Dear Mayor Buckley,

You’re wrong. I believe you’ve led the city in the wrong direction in its ongoing legal fights over the Annapolis housing authority. The city is facing a lawsuit by the family of DaMon Fisher, whose family claims the city was partially liable for his death because it paused health and safety inspections of the housing authority apartments where he lived for eight years.

You accepted specious legal advice in this dispute and pointed a finger at the authority. You argued that it was responsible for the poor housing conditions that led to Fisher’s death and that it should be placed in receivership if necessary to fix the situation. That ignored the claim at the center of this lawsuit: By allowing inspections at the authority’s rental units to stop, the city failed to meet its responsibility to ensure safe living conditions. The authority, also a defendant in the family’s lawsuit, has turned this strategy back on you, asking a federal judge to hold the city solely liable for any damages.

You’ve already lost this argument. The city and the housing authority settled a lawsuit filed by residents on the exact same reasoning almost two years ago.

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Not only that, asking the judge to shift blame and put the authority into receivership is likely to doom efforts to renovate two authority properties, Eastport Terrace and Harbour House. No smart investors will consider this just a squabble to be dismissed under the heading of business as usual.

I’ve heard your reasoning.

“I think the city is being drawn into a lawsuit that we don’t believe we should be part of,” you told me. “We know that the property is federal property and we don’t understand why the city has been the focal point and not the federal government.”

I get it. No one likes to be sued, and you don’t fork over taxpayers’ money for a problem that predates your election as mayor.

So let me say there is a way forward. It starts with settling a lawsuit you’re going to lose anyway, and limiting the damage of this dispute and future ones. Here’s a three-part plan for getting Annapolis out of this dilemma.

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Let’s go back to the start of this story.

The mayor and City Council created the Housing Authority of the City of Annapolis in the late 1930s. The idea was to address the crisis of housing conditions in many city neighborhoods, particularly where its Black residents lived around the old brickyard and rail line leading into the city.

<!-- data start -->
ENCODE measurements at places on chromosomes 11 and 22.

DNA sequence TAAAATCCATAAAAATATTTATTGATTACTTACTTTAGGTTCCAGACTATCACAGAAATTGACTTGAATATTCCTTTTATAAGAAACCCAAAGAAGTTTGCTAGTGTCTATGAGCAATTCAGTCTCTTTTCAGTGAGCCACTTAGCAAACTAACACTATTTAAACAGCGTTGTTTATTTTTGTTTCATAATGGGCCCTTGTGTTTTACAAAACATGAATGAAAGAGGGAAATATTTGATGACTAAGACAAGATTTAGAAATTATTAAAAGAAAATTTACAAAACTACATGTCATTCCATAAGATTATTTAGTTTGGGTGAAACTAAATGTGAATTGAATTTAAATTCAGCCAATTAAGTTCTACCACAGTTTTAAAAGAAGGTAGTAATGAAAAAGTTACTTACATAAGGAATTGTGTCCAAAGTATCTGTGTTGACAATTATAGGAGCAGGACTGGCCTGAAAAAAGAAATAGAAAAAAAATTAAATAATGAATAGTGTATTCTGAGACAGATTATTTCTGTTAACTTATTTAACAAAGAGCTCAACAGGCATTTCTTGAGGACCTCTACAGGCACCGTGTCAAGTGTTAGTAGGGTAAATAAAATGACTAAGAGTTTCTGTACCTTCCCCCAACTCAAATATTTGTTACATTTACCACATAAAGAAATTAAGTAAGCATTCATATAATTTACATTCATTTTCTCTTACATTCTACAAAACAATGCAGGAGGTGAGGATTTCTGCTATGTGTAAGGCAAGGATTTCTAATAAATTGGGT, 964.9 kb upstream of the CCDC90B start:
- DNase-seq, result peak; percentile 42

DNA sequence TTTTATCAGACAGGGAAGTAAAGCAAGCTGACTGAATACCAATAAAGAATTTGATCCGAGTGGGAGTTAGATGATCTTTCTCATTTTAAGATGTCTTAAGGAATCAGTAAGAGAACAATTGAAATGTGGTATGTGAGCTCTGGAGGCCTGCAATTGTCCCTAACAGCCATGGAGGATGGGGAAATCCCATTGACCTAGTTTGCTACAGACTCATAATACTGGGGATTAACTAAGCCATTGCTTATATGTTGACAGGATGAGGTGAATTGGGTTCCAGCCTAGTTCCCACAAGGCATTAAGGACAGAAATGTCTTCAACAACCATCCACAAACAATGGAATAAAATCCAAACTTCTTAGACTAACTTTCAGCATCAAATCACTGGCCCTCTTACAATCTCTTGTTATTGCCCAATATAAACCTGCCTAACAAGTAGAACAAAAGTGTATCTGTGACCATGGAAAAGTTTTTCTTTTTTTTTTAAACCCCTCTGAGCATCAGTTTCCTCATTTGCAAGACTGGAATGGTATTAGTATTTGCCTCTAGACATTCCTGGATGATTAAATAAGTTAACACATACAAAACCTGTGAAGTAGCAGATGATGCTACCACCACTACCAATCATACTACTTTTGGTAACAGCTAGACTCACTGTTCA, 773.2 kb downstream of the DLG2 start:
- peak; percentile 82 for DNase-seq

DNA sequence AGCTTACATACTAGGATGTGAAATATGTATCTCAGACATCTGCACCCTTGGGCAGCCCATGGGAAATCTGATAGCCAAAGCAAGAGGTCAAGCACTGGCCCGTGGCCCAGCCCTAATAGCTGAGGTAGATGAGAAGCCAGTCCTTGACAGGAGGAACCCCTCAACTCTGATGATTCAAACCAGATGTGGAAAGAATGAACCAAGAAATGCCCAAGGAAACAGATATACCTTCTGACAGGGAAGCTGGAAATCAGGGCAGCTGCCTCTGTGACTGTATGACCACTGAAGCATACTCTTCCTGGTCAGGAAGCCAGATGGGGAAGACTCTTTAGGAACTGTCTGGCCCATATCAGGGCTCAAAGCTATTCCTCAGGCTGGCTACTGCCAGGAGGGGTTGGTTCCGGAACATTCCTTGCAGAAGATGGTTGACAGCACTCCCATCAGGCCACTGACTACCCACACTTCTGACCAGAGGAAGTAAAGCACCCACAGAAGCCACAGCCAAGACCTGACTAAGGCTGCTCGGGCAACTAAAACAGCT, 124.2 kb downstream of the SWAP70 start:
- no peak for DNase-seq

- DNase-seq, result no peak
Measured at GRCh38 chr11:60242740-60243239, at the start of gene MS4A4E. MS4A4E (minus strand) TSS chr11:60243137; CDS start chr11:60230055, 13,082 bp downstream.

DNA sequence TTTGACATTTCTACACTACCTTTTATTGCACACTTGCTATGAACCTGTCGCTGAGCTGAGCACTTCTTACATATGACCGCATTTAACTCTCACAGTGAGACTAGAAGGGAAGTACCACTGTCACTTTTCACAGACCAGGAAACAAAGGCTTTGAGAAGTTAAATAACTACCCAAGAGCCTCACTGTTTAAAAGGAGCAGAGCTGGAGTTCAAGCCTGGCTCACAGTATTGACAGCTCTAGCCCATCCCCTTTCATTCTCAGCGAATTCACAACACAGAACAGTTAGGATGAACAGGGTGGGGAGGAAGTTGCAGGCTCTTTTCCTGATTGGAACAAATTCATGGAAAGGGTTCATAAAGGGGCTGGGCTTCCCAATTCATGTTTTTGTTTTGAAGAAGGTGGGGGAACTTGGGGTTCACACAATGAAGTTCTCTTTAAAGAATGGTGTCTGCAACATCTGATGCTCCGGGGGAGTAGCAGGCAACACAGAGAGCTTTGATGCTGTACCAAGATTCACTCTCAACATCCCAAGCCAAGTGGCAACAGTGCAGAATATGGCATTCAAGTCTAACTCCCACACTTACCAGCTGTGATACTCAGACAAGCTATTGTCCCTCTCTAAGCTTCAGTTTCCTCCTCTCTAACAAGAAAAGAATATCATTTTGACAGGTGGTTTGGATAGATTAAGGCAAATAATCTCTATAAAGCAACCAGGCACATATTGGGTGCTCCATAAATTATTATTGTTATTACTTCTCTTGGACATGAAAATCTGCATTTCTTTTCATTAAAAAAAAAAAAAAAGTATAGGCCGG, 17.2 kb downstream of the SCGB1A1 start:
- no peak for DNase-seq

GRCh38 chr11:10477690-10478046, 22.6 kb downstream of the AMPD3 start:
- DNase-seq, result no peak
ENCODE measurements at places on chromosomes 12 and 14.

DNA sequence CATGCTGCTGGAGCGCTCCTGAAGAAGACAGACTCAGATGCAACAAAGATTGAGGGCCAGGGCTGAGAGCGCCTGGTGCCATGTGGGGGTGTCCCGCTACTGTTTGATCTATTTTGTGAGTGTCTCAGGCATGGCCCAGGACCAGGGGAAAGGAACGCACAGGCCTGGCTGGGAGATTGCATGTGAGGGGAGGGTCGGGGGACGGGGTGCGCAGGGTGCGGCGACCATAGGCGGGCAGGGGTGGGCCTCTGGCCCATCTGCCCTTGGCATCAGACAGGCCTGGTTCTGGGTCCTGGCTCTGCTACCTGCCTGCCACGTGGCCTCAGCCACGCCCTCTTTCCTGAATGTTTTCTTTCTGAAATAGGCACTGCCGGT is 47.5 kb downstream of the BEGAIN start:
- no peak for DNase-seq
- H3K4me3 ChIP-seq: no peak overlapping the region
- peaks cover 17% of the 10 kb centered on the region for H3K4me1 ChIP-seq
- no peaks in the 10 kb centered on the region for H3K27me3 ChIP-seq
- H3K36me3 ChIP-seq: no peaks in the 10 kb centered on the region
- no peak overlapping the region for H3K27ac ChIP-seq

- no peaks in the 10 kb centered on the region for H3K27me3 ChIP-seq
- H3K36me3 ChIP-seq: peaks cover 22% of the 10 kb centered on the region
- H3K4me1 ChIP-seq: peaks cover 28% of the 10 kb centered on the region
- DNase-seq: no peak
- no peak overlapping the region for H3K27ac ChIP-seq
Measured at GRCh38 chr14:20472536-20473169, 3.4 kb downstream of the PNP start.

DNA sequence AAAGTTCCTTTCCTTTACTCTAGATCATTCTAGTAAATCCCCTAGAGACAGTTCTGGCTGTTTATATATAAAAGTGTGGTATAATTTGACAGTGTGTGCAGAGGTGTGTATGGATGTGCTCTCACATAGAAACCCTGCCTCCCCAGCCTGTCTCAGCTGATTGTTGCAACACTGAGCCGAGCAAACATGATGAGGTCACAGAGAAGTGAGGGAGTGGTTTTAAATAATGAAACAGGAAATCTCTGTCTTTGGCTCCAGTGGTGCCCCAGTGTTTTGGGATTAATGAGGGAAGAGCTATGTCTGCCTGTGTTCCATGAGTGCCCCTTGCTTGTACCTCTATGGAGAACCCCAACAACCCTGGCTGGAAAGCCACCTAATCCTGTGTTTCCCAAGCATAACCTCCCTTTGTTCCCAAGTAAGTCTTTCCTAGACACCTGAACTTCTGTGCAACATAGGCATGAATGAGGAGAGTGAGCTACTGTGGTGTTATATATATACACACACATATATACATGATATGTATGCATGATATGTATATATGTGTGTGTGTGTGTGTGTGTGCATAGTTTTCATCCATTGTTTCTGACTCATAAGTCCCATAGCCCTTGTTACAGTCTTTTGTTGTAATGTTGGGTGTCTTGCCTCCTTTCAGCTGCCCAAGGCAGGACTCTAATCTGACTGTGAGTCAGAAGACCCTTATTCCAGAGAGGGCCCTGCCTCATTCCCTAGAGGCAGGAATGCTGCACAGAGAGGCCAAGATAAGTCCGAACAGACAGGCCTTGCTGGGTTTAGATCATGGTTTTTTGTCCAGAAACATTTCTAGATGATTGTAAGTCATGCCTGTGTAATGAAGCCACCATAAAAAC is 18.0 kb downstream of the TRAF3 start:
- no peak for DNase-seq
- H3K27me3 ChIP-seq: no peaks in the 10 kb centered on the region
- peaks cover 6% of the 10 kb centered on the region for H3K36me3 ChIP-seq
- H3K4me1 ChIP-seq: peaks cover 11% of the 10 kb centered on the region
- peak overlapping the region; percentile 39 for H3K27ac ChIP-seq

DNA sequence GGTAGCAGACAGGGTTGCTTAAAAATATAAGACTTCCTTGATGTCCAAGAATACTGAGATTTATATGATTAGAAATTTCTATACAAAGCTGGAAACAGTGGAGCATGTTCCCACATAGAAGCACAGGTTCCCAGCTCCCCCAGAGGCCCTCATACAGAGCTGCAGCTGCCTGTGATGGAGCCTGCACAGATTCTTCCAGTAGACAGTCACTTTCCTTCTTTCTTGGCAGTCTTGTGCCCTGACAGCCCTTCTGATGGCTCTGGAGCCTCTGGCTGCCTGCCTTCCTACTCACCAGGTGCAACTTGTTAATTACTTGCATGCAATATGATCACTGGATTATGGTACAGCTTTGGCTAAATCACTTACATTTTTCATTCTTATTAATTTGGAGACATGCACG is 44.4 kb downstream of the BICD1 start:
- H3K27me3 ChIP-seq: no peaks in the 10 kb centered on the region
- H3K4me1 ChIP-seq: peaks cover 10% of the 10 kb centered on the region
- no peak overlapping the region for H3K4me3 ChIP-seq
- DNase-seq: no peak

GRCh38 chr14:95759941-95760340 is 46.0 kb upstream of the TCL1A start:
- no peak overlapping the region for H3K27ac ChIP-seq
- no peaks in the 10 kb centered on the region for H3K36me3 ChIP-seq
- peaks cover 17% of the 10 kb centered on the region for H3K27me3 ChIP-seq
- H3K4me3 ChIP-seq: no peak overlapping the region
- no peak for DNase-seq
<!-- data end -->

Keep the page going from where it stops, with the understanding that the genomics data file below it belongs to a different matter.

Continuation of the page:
This was part of Franklin Delano Roosevelt’s New Deal, reflecting a belief that government could solve economic problems and not just be a neutral observer. Annapolis was the first city in Maryland to create a housing authority, and then a year later become one of the first to get a federal loan to build what was eventually called College Creek Terrace. It accepted $400,000 in federal money — roughly $8.5 million today — and kicked in another 20% of the total cost.

Somewhere along the way, City Hall not only abandoned its ownership of the housing authority, but the relationship between leaders of the two entities turned hostile. As Annapolis became an increasingly prosperous and expensive place to live, city leaders often seemed to want to forget the poorest residents.

Just as bad, housing authority leaders wasted a decade ignoring the inevitable: The federal government is moving away from paying for public housing. By 2017, when Beverly Wilbourn became its fifth executive director in five years, the authority was under scrutiny for mismanagement and was ranked by the U.S. Department of Housing and Urban Development as one of the worst-run housing agencies in the country.

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Wilbourn, using methods that included the aggressive pursuit of evictions for unpaid rent, turned the finances around enough to start the first major redevelopment of an authority-owned property in years. She drew on state and local funding, tax credits and private money.